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  1. There is an angel, Paul Crowell, who supplies food and vet care for pets of homeless San Franciscans. It is called Project Open Paw. You can find it on Instagram with a link for donations.
    Project Open Paw (@projectopenpaw)

  2. SF spending over a billion dollars per year on homeless, but is anyone surprised that it’s never enough? That’s more than 100 thousand per homeless per year. Most people work full time jobs and make less than that per year.

    As long as SF spending this kind of funds on this “problem”, this will never end. And why should it?

    If you all think that corruption was just prerogative of few good men at the city hall, then you definitely don’t understand how this city works. Everyone gotta wet their beak. And homeless are just as excuse to have a party 🎊.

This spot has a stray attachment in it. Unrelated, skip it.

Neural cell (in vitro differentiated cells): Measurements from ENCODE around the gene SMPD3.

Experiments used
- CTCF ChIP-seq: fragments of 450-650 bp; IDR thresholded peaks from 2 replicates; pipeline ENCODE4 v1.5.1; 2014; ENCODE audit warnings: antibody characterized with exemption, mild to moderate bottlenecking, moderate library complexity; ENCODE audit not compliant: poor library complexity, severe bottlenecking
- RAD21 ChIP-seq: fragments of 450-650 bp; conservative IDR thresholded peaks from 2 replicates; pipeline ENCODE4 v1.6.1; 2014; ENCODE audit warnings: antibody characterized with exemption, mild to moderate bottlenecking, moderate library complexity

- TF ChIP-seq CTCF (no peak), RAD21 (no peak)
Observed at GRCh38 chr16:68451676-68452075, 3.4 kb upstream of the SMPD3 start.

This is absurd. Stop writing these articles about “omg poor homeless etc” and get them out of here. I mean for over 20 years it’s the same story every day. How about next time you write an article about real SF kids picking up needles everywhere?

    Just cut the homeless funding, dismantle homeless industrial complex and start focusing on actual needs of SF residents who pay taxes. Streets are filthy and dangerous. Just few days ago a friend of mine got beat up by a homeless at 2pm on mission street. Why don’t you write about that. Where did that “saint homeless” go? Probably hanging out at this same “non-profit”.

    Have any of you at ML even try to answer a question: who gets money from homeless budget? I tried, and SF government does not release public info on who gets contracts and why. But apparently there are hundreds of non-profits 😬.

    “One fake non-profit per homeless” – should be motto of this city.